What I Learned at Fidelity, Part 2 -- Build Strong Relationships
This is the second in a series of blog entries about What-I-Learned-At-Fidelity-Investments-About-Being-a-Leader.
Building strong and strategic relationships is a critical skill in furthering one's success; one that I encourage you to learn and executive effectively. It is an especially vital and important skill for leaders to acquire. One technology executive shared the following words of wisdom with me; I have never forgotten them. "When you have strong relationships, big issues become small ones, and when you have weak relationships, small issues become big ones."
Being partial to small issues, I recall an instance when we were experiencing a system outage and not providing the service our customers were accustomed to receiving. Certainly a serious issue, however, it was an easy phone call to those customers with whom I had built and fostered strong relationships. They understood, trusted me and my team to solve the issue, and gave me the time and latitude to do that. For those where my relationships were not as strong, the trust was not as high, and I had to spend more time explaining our action plan, providing status updates, and communicating our progress.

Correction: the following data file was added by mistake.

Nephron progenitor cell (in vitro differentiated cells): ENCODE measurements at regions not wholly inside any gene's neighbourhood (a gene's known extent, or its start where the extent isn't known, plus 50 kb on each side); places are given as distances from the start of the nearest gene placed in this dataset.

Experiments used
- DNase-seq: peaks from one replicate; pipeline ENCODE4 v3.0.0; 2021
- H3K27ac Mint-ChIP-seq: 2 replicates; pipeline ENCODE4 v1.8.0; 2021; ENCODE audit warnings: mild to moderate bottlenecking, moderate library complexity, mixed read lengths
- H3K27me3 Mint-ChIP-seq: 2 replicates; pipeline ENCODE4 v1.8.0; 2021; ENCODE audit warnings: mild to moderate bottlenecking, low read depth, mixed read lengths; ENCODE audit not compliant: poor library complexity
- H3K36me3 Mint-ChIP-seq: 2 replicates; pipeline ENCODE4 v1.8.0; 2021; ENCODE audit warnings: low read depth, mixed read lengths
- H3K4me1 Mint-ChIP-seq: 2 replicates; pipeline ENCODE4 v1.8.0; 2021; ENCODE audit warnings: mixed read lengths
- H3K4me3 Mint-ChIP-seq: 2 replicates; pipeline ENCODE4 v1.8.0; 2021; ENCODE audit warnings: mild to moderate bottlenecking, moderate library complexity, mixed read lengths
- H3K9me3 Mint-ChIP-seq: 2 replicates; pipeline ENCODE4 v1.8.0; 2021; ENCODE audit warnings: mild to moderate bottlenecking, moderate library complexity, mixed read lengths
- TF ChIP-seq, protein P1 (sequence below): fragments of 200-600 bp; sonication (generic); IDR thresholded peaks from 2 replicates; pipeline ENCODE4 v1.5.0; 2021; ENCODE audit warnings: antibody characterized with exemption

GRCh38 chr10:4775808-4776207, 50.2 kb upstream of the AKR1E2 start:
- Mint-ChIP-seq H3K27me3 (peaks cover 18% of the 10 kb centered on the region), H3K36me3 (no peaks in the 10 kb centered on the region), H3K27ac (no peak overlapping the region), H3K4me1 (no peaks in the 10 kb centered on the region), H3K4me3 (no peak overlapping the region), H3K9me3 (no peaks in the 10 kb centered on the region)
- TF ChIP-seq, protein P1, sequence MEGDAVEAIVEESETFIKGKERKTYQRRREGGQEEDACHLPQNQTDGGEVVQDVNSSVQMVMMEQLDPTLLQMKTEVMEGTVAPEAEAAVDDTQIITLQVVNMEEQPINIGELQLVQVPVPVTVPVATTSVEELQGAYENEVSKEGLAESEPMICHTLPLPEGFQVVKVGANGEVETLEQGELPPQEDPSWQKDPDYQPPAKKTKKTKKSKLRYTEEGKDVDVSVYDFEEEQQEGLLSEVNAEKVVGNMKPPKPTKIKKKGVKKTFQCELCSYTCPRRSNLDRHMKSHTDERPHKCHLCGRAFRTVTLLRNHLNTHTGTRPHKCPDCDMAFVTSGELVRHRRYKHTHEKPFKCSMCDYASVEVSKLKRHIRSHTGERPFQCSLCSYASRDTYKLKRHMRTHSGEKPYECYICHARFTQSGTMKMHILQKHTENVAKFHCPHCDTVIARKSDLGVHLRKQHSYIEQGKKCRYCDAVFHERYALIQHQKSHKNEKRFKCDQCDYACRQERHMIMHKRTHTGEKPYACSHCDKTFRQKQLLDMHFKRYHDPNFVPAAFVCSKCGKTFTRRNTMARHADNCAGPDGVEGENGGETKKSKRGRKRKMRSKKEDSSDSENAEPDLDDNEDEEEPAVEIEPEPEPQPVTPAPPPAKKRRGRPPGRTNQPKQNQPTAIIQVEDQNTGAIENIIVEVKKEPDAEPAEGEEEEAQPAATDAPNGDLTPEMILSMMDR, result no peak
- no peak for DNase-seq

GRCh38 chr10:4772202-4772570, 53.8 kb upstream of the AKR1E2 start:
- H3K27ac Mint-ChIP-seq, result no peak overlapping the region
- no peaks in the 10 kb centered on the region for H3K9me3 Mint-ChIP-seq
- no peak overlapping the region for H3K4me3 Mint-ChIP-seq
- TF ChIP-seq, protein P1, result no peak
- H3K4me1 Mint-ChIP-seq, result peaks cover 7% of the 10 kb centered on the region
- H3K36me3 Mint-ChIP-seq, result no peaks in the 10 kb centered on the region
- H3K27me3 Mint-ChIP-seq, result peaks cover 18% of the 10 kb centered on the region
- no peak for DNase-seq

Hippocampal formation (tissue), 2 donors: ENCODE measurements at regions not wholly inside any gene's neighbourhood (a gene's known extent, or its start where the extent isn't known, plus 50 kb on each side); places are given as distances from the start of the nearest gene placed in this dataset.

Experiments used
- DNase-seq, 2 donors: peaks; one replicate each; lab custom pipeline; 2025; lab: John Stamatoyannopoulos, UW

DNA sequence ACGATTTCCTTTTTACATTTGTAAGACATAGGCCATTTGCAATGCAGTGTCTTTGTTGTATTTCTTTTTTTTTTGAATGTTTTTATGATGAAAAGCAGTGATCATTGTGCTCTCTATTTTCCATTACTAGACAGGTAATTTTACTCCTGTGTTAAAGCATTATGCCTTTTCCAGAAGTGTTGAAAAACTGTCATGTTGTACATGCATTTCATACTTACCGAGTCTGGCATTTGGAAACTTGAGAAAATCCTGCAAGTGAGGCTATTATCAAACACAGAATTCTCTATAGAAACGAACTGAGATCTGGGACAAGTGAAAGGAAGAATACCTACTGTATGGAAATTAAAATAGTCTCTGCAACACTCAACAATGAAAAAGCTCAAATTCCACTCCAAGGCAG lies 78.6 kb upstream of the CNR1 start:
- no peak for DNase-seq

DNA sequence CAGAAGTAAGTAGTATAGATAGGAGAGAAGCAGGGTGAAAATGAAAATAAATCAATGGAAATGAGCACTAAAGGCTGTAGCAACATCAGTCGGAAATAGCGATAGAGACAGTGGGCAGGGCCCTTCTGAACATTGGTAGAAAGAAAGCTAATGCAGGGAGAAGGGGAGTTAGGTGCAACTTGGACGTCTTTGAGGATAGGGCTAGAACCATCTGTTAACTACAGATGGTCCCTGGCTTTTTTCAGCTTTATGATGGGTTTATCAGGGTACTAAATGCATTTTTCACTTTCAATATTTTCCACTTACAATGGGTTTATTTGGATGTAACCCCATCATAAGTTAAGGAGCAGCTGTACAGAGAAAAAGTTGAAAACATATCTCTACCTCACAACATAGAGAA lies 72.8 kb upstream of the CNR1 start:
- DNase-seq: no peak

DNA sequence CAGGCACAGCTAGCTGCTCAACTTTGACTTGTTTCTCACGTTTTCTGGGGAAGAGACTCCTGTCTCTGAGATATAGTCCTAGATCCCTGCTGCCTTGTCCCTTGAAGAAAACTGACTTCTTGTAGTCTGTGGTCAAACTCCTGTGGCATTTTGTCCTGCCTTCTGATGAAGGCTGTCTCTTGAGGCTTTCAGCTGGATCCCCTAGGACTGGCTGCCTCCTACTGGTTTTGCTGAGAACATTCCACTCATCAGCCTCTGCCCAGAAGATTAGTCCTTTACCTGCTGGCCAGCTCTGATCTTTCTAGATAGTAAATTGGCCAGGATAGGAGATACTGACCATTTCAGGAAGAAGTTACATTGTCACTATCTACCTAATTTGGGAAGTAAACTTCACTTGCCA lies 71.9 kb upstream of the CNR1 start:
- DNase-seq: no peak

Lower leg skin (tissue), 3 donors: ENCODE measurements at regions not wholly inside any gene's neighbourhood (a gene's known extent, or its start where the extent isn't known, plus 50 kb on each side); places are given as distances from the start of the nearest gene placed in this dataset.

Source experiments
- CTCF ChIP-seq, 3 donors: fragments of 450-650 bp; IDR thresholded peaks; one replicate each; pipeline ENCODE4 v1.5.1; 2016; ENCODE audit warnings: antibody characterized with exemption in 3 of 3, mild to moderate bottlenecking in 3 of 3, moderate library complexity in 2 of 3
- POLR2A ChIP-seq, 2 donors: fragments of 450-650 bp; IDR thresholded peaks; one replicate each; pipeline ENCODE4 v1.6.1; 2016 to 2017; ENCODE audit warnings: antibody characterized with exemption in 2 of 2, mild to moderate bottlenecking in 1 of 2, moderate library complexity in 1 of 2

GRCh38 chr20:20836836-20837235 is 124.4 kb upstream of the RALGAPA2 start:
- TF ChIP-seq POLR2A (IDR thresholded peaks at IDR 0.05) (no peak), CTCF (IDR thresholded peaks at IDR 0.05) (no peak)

It takes time and planning to build relationships. It may be easy to focus on the "work" and put relationships to the side, however it is part of your job as a leader to develop these relationships both for your benefit and your team's. Block time on your calendar, reach out to those that are important, and spend formal and informal time building critical relationships. In addition, fostering relationships is equally important in order to keep them strong and vibrant, and also takes planning and a commitment of time.
When I worked with a company in Paris developing payroll software, I learned that, "in the US, the work is the goal and the relationship is the tool. In France, the relationship is the goal, and the work is the tool." Perhaps we should consider moving a little closer to the middle of this spectrum.
One of my managers was masterful at building strong relationships with both business partners and peers. The strength of his relationships enhanced his credibility and the respect that those individuals showed him. It made his job easier and it made my job easier. I try to carry this lesson with me and make time to focus on, build, and foster relationships.
Think about some of your current challenges. Think about what is going well for you.
Don's Coaching Questions:
- How does the strength of your relationships play a role in your challenges and in what is going well?
- What are three key relationships you could improve upon?
- What can you do to begin to re-build, and/or foster those relationships?
- What impact will these stronger relationships have on your work?